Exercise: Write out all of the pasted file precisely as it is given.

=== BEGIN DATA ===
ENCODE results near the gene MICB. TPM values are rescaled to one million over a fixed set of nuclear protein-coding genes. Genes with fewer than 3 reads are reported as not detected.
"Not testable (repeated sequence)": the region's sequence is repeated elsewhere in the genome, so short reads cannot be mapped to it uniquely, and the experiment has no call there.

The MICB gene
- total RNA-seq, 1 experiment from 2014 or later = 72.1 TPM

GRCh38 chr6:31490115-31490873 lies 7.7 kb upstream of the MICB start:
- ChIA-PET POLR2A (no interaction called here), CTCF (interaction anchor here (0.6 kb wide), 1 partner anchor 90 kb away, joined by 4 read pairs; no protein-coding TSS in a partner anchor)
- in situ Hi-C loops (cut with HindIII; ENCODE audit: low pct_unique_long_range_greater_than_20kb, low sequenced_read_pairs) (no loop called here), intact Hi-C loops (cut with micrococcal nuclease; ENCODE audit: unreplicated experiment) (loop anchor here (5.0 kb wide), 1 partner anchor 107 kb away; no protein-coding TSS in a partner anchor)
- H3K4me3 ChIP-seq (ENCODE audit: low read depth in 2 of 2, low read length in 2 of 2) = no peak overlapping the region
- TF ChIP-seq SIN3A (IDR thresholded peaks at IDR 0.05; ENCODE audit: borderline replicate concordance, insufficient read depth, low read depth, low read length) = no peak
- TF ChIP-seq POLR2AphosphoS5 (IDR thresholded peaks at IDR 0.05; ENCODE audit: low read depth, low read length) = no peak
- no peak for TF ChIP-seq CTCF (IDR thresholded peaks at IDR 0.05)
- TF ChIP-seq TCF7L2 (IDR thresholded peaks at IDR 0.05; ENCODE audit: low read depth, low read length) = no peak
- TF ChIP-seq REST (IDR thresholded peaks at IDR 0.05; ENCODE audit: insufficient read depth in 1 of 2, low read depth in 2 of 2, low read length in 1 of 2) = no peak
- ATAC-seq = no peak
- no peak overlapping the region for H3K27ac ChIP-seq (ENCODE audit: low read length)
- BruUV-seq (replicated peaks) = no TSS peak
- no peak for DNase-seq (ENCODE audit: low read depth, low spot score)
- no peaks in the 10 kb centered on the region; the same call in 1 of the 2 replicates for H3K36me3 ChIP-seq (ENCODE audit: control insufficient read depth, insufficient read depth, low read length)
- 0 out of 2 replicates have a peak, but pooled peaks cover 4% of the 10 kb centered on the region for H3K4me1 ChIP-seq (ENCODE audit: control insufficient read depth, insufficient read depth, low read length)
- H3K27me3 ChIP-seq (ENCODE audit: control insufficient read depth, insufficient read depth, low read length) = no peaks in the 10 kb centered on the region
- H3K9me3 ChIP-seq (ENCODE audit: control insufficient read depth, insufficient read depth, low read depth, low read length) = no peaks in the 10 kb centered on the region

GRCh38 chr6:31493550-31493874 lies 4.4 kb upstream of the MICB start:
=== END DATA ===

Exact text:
ENCODE results near the gene MICB. TPM values are rescaled to one million over a fixed set of nuclear protein-coding genes. Genes with fewer than 3 reads are reported as not detected.
"Not testable (repeated sequence)": the region's sequence is repeated elsewhere in the genome, so short reads cannot be mapped to it uniquely, and the experiment has no call there.

The MICB gene
- total RNA-seq, 1 experiment from 2014 or later = 72.1 TPM

GRCh38 chr6:31490115-31490873 lies 7.7 kb upstream of the MICB start:
- ChIA-PET POLR2A (no interaction called here), CTCF (interaction anchor here (0.6 kb wide), 1 partner anchor 90 kb away, joined by 4 read pairs; no protein-coding TSS in a partner anchor)
- in situ Hi-C loops (cut with HindIII; ENCODE audit: low pct_unique_long_range_greater_than_20kb, low sequenced_read_pairs) (no loop called here), intact Hi-C loops (cut with micrococcal nuclease; ENCODE audit: unreplicated experiment) (loop anchor here (5.0 kb wide), 1 partner anchor 107 kb away; no protein-coding TSS in a partner anchor)
- H3K4me3 ChIP-seq (ENCODE audit: low read depth in 2 of 2, low read length in 2 of 2) = no peak overlapping the region
- TF ChIP-seq SIN3A (IDR thresholded peaks at IDR 0.05; ENCODE audit: borderline replicate concordance, insufficient read depth, low read depth, low read length) = no peak
- TF ChIP-seq POLR2AphosphoS5 (IDR thresholded peaks at IDR 0.05; ENCODE audit: low read depth, low read length) = no peak
- no peak for TF ChIP-seq CTCF (IDR thresholded peaks at IDR 0.05)
- TF ChIP-seq TCF7L2 (IDR thresholded peaks at IDR 0.05; ENCODE audit: low read depth, low read length) = no peak
- TF ChIP-seq REST (IDR thresholded peaks at IDR 0.05; ENCODE audit: insufficient read depth in 1 of 2, low read depth in 2 of 2, low read length in 1 of 2) = no peak
- ATAC-seq = no peak
- no peak overlapping the region for H3K27ac ChIP-seq (ENCODE audit: low read length)
- BruUV-seq (replicated peaks) = no TSS peak
- no peak for DNase-seq (ENCODE audit: low read depth, low spot score)
- no peaks in the 10 kb centered on the region; the same call in 1 of the 2 replicates for H3K36me3 ChIP-seq (ENCODE audit: control insufficient read depth, insufficient read depth, low read length)
- 0 out of 2 replicates have a peak, but pooled peaks cover 4% of the 10 kb centered on the region for H3K4me1 ChIP-seq (ENCODE audit: control insufficient read depth, insufficient read depth, low read length)
- H3K27me3 ChIP-seq (ENCODE audit: control insufficient read depth, insufficient read depth, low read length) = no peaks in the 10 kb centered on the region
- H3K9me3 ChIP-seq (ENCODE audit: control insufficient read depth, insufficient read depth, low read depth, low read length) = no peaks in the 10 kb centered on the region

GRCh38 chr6:31493550-31493874 lies 4.4 kb upstream of the MICB start: